Shiite cleric Muqtada al-Sadr speaks to a gathering of supporters in Baghdad. AP photo
ERBIL, Kurdistan Region — The firebrand Shiite leader in Iraq, Muqtada al-Sadr, says the Syrian people are the only victims of the United States’ meddling in the country’s affairs, and describes the US role in the region as negative. Sadr also called on Syrian President Bashar al-Assad to resign and external parties and forces to withdraw.
"The US should stay away from the crossfire of war in Syria," said Sadr.
Sadr issued a statement on the US attack on the Syrian government’s Shayrat air base in central Syria from where warplanes allegedly carrying chemicals weapons had taken off and later dropped on the city of Khan Sheikhun in Idlib province.
“All the external parties and their forces must withdraw from Syria,” he reiterated. “I also call on Bashar al-Assad to resign.”
He also said Syria would turn to another Vietnam for the US if it continues to act militarily.
In part of the message, he said the US on the one hand kills civilians in Mosul, while on the other hand, it condemns chemical attacks in Syria.
The United States struck the Syrian base with 59 cruise missiles launched from the USS Ross and USS Porter in the Mediterranean Sea early Friday morning in retaliation to suspected gruesome chemical weapons attack on Tuesday.
The White Helmets, a Syrian Civil Defense volunteer group which goes into areas immediately after they’ve been attacked stated in a press release on Friday that 89 people, including 33 children and 18 women, had been killed and 541 injured in Khan Sheikhun.
The World Health Organization stated that the cases are consistent with nerve agent exposures.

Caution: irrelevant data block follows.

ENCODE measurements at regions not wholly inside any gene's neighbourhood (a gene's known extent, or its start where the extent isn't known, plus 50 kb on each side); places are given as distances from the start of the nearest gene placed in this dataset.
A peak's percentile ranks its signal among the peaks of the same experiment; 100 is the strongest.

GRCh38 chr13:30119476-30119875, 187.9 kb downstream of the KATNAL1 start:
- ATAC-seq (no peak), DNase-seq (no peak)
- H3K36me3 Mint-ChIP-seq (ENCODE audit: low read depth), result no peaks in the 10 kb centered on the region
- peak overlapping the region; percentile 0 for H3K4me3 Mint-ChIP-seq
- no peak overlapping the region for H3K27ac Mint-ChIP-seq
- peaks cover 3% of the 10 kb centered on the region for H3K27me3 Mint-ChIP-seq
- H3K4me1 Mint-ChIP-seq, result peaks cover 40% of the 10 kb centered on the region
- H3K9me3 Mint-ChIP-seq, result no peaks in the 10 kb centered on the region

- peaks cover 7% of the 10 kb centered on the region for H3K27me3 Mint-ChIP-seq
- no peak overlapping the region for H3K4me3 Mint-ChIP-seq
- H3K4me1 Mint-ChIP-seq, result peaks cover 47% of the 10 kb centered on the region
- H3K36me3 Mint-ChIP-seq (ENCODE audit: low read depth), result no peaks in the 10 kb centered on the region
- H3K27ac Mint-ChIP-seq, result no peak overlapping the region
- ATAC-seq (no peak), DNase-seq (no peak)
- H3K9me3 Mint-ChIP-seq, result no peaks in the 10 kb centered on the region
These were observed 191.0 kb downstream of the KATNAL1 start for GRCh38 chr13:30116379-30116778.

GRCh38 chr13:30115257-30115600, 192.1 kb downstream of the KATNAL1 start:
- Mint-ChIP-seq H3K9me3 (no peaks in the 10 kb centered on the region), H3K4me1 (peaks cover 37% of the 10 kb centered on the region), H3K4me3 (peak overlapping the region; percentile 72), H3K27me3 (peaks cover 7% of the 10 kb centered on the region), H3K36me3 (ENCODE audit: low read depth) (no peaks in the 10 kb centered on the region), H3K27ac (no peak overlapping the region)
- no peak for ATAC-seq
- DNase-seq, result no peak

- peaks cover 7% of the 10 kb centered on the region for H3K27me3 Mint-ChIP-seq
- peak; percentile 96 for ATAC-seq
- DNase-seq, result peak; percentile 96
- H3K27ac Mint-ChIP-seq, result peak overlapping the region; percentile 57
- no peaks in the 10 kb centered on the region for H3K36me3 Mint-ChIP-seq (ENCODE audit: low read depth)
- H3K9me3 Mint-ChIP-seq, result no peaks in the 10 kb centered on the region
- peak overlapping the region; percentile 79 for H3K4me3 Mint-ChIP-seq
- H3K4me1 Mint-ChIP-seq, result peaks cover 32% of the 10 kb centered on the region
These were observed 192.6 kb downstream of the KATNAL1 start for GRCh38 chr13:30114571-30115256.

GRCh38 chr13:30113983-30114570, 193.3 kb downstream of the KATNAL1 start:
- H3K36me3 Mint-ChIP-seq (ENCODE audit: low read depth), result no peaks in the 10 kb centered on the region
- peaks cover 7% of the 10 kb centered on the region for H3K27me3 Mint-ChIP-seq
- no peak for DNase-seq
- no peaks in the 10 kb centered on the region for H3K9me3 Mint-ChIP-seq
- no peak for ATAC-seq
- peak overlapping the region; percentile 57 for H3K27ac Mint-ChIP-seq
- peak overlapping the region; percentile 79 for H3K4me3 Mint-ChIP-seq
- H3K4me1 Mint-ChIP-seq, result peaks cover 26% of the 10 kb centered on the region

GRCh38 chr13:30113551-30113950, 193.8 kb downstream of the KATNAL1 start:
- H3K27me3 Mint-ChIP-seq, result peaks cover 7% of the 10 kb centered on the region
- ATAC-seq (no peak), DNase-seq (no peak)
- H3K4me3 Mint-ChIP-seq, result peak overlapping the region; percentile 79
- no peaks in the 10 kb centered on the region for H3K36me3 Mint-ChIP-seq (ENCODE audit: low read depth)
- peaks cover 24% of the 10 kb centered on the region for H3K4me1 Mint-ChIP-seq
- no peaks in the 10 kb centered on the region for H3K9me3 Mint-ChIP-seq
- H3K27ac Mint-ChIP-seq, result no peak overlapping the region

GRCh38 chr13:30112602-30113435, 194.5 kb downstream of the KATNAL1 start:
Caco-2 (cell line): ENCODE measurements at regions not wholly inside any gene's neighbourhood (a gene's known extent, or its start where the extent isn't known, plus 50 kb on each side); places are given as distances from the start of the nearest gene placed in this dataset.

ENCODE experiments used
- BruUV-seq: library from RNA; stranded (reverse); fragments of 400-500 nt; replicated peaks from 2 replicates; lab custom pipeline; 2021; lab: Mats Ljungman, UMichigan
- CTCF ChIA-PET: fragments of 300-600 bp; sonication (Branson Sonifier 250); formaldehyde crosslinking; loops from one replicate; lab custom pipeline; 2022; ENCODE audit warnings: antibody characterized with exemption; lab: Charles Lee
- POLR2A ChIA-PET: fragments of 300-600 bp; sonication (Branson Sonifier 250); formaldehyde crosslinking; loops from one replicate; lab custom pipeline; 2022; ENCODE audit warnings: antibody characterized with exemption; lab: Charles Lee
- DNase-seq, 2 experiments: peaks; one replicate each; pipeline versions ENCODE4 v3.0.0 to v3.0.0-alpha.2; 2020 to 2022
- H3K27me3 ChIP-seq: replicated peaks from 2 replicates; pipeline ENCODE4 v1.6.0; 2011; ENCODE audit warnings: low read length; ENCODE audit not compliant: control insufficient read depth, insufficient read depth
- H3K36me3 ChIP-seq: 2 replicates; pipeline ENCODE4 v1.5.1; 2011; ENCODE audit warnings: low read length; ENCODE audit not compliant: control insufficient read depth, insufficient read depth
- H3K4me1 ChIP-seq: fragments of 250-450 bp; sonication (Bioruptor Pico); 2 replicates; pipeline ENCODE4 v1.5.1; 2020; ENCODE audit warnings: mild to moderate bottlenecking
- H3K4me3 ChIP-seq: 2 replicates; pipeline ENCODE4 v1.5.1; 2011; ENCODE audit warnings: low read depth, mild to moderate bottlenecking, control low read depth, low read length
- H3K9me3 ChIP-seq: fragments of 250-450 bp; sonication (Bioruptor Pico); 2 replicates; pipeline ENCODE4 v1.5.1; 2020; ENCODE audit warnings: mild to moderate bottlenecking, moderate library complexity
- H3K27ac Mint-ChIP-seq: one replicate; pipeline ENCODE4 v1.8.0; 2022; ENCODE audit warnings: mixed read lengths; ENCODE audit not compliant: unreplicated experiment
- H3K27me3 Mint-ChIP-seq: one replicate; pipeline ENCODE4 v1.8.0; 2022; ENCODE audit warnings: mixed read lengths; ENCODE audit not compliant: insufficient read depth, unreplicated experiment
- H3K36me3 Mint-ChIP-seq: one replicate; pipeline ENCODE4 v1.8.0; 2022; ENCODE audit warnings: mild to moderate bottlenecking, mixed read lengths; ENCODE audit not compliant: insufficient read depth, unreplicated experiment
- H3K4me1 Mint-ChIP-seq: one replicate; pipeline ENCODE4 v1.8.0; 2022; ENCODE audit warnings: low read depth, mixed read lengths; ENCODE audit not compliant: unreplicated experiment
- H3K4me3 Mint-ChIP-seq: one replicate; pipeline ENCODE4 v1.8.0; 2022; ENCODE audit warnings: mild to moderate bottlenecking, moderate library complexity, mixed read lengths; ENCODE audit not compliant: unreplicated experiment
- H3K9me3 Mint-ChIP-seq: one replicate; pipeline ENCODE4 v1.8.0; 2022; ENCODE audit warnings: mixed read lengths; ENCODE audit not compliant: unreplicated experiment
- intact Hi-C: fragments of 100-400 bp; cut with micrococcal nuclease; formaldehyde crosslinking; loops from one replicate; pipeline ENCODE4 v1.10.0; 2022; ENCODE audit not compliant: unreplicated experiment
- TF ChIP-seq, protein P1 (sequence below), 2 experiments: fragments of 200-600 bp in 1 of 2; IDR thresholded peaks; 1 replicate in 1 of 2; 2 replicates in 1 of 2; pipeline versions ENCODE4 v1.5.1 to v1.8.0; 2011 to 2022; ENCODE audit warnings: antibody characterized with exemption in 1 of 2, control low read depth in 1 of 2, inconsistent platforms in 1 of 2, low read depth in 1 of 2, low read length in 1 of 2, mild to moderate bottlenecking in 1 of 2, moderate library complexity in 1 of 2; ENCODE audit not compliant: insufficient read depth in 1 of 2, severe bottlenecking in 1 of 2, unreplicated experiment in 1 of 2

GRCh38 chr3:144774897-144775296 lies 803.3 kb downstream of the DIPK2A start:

President Donald Trump cast the US assault as vital to deter future use of poison gas and called on other nations to join in seeking "to end the slaughter and bloodshed in Syria."
It was the first direct US assault on the Syrian government and Trump's most dramatic military order since becoming president just over two months ago. The strikes also risk thrusting the US deeper into an intractable conflict that his predecessor spent years trying to avoid.
Trump said there was no doubt Syrian President Bashar Assad was responsible for the chemical attack.
"Assad choked out the lives of helpless men, women and children," Trump declared.
The move drew condemnation from Russia and Iran and praise from many western countries including France, Britain and Germany.
Iraqi Prime Minister Haider al-Abadi condemned the use of chemical weapons in Syria to in a telephone call with US Vice President Mike Pence, according to a readout from the office of the PM.
“[The] Prime Minister assured [Pence] that Iraq considered the use of the chemical weapons in Syria is a convicted crime and condemned them,” the statement read.
“We stand with the Syrian people who are victims just like Iraqi were victims of ousted regime's chemical strikes,” it added. “For that we call for urgent and precise international investigation and condemn any side made such an act.”